ML - Boston Common

2013 - Issue 4 - Fall

Boston Common - Niche Media - A side of Boston that's anything but common.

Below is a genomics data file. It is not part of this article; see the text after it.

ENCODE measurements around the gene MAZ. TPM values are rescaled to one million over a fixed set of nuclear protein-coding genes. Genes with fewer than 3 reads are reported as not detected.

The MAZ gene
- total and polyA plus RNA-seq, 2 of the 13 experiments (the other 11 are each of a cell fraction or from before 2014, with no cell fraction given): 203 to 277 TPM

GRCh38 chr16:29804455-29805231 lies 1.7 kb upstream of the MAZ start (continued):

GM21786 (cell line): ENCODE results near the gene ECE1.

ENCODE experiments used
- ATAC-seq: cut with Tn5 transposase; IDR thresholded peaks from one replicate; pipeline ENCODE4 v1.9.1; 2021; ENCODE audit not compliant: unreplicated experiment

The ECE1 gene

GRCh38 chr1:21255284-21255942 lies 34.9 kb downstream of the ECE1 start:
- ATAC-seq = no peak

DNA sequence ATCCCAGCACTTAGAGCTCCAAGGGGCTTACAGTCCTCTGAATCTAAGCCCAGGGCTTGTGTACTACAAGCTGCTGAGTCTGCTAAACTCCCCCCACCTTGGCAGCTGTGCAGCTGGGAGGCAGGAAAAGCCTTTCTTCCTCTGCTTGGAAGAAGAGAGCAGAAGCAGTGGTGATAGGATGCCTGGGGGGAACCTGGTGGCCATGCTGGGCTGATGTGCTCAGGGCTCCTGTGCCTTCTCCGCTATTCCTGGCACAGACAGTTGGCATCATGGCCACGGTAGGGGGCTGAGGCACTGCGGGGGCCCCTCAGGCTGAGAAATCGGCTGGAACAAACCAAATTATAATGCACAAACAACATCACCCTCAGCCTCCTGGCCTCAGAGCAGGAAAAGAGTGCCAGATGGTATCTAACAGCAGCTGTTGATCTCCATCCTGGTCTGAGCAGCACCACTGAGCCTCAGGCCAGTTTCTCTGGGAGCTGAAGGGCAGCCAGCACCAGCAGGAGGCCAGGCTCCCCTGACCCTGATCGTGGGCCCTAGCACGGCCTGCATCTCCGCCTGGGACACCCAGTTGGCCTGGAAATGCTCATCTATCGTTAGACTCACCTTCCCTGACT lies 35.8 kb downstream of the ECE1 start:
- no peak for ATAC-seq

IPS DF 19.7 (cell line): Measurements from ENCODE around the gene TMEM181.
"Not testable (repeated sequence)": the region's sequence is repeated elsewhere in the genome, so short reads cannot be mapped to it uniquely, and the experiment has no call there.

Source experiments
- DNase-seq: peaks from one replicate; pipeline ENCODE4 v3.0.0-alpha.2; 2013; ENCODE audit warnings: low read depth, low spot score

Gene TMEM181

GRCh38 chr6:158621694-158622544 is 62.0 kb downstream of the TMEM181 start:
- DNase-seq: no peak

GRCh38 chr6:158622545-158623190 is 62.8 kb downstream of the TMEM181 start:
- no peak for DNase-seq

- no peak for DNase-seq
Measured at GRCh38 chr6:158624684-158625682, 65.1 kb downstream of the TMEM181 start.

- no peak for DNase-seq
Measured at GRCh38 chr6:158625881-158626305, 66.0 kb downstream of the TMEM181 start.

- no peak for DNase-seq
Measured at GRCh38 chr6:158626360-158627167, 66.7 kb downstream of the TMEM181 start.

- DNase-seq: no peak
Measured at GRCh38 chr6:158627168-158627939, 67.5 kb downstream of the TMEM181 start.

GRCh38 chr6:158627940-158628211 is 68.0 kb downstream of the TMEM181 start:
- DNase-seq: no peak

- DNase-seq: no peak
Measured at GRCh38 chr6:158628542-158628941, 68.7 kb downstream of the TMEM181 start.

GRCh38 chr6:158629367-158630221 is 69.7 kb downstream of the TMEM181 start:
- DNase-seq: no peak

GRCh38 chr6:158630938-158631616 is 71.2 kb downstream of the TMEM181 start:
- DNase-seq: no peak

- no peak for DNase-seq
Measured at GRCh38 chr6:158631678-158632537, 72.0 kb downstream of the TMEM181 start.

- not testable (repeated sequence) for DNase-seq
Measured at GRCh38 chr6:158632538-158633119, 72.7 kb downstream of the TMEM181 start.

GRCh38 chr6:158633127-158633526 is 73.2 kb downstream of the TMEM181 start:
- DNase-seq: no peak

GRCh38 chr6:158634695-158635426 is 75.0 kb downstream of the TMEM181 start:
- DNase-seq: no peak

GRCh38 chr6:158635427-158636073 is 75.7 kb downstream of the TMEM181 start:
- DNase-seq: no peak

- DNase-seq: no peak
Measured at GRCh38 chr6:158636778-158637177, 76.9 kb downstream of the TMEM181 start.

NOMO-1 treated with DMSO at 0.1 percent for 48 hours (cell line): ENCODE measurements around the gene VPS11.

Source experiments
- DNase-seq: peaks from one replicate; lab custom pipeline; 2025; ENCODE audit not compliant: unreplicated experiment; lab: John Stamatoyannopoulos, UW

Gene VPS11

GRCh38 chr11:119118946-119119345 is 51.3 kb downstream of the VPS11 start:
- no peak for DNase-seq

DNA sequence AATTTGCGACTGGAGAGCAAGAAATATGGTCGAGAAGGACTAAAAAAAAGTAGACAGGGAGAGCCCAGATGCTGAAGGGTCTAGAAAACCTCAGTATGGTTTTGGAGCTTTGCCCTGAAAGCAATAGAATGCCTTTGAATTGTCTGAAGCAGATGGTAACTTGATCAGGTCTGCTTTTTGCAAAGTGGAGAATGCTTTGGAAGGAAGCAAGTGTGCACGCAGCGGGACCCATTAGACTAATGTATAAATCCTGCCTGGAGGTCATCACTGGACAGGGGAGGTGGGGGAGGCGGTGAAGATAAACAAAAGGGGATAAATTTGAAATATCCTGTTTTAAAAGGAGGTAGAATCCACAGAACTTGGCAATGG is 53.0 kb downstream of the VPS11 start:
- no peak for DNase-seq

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y ou know where I'm headed? It's so perfect: the Harvard Club. That's about as Boston as you can get, isn't it?" Donna Karan appreciates the kismet of discussing her latest Boston project while she's in transit to that bastion of Ivy League fellowship, Midtown Manhattan's Harvard Club. There she is to give a talk that early-summer afternoon about her Urban Zen Foundation philanthropic efforts for the Friends of Fashion, an organization that's almost as exclusive as the venue and dedicated to mixing with designers for the purpose of doing good works. For Karan, such an event falls squarely within her everlasting objective—to weave together fashion, philanthropy, art, and the diversity of cultures into a singular purpose: to make women feel empowered, not merely about their own style but with a heightened awareness of how each woman might impact the world. You can hear those thoughts turning in Karan's wonderfully stream-of-consciousness approach to the conversation about her newest retail venture, the opening of a shop-in-shop boutique within Saks Fifth Avenue at The Shops at Prudential Center, set to debut this month. On that early May afternoon Karan had not yet decided how the opening would be celebrated, but the one thing she did know was that she wanted her Saks debut to be more than Champagne and passed hors d'oeuvres—she wanted it to mean something. "Having a space and place in Boston makes so much sense, because it pulls all my passions together," Karan says. "It's a city that reaches so many places in mind, body, and spirit—the level of education, the incredible things being done in health care, which is so important to my heart. If I could do anything in Boston, my dream would be to bring together a seminar of like-minded people to talk about integrated health care and what we can do to fix the fact that there is so little care in health care these days." When Karan sets her mind on something, it happens. You need only to examine her track record: This is the woman who founded a label at the age of 36 and built it into a multilayered global empire that today includes her Donna Karan New York signature collection, her lower-priced and wildly popular DKNY line, and Urban Zen, the collection of "seasonless clothes" that are not only inspired by her love of yoga, but which also raises awareness and funds to support integrated therapy and health care programs around the world. The signature collection will be showcased in the Saks shop-in-shop, which will open with Karan's fall line, a luxe mix defined by her passions. An ode to her innovative 1985 collection, in which Karan introduced the "seven easy pieces" she believed essential to every woman's wardrobe, this fall's collection updates that idea, combining exquisitely tailored pieces—a great camel coat, perfectly pleated trousers—with Karan's sensuous side, seen in the jersey wrap dress that celebrates a woman's curves, or the fantastic capes and cashmere wraps that envelop the wearer in a duality of comfort and luxury. "The camel coat was the signature of the first collection I ever did," Karan says. "Along with pieces like the bodysuit and the great black dress, I wanted to take the pieces that we chose as the essence and, 30 years later, offer them up with a fresh twist so they'd feel modern and relevant for today." That vision resonates with consumers and retailers alike. "Donna has an exceptional understanding of how to design timeless clothes for the modern woman," says Saks Fifth Avenue's Boston general manager, Gretchen Pace. "Her take on what pieces are significant in a woman's wardrobe are as relevant today as they were 30 years ago. She continues to be an important voice in fashion with collections that define the lifestyle of the Boston woman." Also key to the collection is that, almost three decades later, Karan remains content with her origin story, the notion of designing pieces she wanted to wear herself. Such a thought allows you to appreciate her balancing act all the more: her ability to produce pieces that appear on the runway and look divine on the 21-year-old Karlie Kloss, but seem equally suitable for the 64-yearold Karan, and every woman in between. Such a symmetry doesn't happen often in fashion, as any woman in her 40s or older might attest, yet Karan embraces it with ease and enthusiasm. She spends a lot of time thinking about the details, she says, such as beautiful draping, the ideal length of a skirt for any woman—every woman—and if a little sexy bareness is desired, why not the shoulder? "I do love the shoulder; my statement is that a woman never gains weight there," she says. "This collection reflects where my head is at, where I want the industry to be, and the idea that what we really need is to feel prepared for anything and to make our lives a little easier." There was another aspect of the fall collection that Karan herself didn't realize until she was deep into it: "At a certain point I sort of said, 'Oh my god, I don't think I ever realized how attuned I was to Stephan's artwork, how integrated his work was with my work as a designer," she says. Karan often peppers her conversation with mentions of her late husband, Stephan Weiss, who divided his own passions among family, a prolific career as a sculptor, and working as CEO of his wife's business before he passed away from lung cancer in 2001. Weiss's sculptures have informed Karan's work over the years—he designed the bottles for her fragrances (with the exception of the bottle of her 2012 release, Donna Karan Woman, which was designed by Zaha Hadid— but her husband's contribution was undeniably great, as she explores in her 2012 book about him, Connecting the Dots [Assouline, $95]). "Without either of us, there wouldn't be a Donna Karan," she says. "The way he connected "Having a space and place in Boston makes so much sense, because it pulls all my passions together." —Donna Karan BOSTONCOMMON-MAGAZIN E.COM 106-111_BC_F_CoverStory_Fall13.indd 109 109 8/2/13 5:48 PM